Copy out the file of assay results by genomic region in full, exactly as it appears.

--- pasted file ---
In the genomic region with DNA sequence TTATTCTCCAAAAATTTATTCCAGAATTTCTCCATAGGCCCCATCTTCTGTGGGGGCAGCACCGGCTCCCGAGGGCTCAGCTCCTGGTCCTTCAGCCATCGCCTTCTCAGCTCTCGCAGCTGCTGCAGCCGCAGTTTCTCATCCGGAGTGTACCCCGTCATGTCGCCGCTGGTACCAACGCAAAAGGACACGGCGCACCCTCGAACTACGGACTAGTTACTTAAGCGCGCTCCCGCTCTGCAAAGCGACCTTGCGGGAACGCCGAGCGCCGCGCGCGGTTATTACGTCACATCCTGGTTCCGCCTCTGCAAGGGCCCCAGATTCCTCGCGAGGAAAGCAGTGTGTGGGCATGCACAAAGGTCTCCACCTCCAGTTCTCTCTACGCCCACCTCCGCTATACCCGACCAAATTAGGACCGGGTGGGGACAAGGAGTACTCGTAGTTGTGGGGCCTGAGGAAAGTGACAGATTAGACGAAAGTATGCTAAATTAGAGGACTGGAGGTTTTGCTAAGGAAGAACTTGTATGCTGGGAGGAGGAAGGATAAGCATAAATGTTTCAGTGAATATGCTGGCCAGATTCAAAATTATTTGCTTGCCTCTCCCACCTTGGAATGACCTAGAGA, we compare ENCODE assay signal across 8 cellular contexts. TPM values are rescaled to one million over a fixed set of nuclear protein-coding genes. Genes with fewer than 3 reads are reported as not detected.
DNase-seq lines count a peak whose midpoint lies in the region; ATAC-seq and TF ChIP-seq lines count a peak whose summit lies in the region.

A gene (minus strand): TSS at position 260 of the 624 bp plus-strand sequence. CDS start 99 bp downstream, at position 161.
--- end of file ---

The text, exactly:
In the genomic region with DNA sequence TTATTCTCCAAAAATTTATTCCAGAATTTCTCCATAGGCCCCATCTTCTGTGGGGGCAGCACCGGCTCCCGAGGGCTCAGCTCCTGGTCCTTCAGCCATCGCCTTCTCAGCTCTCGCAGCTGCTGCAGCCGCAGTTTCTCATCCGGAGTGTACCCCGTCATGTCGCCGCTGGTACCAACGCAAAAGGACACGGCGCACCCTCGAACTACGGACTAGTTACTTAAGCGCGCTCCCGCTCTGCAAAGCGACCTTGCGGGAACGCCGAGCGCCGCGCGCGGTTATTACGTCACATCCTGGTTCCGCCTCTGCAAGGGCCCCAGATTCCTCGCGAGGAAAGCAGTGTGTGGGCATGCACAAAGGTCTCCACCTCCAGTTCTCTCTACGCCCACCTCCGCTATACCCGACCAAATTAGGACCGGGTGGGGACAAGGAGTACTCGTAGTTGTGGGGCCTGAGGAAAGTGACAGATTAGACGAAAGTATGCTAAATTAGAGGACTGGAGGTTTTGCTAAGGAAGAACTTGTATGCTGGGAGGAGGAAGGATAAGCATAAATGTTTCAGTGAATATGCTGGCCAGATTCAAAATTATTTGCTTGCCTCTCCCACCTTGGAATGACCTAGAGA, we compare ENCODE assay signal across 8 cellular contexts. TPM values are rescaled to one million over a fixed set of nuclear protein-coding genes. Genes with fewer than 3 reads are reported as not detected.
DNase-seq lines count a peak whose midpoint lies in the region; ATAC-seq and TF ChIP-seq lines count a peak whose summit lies in the region.

A gene (minus strand): TSS at position 260 of the 624 bp plus-strand sequence. CDS start 99 bp downstream, at position 161.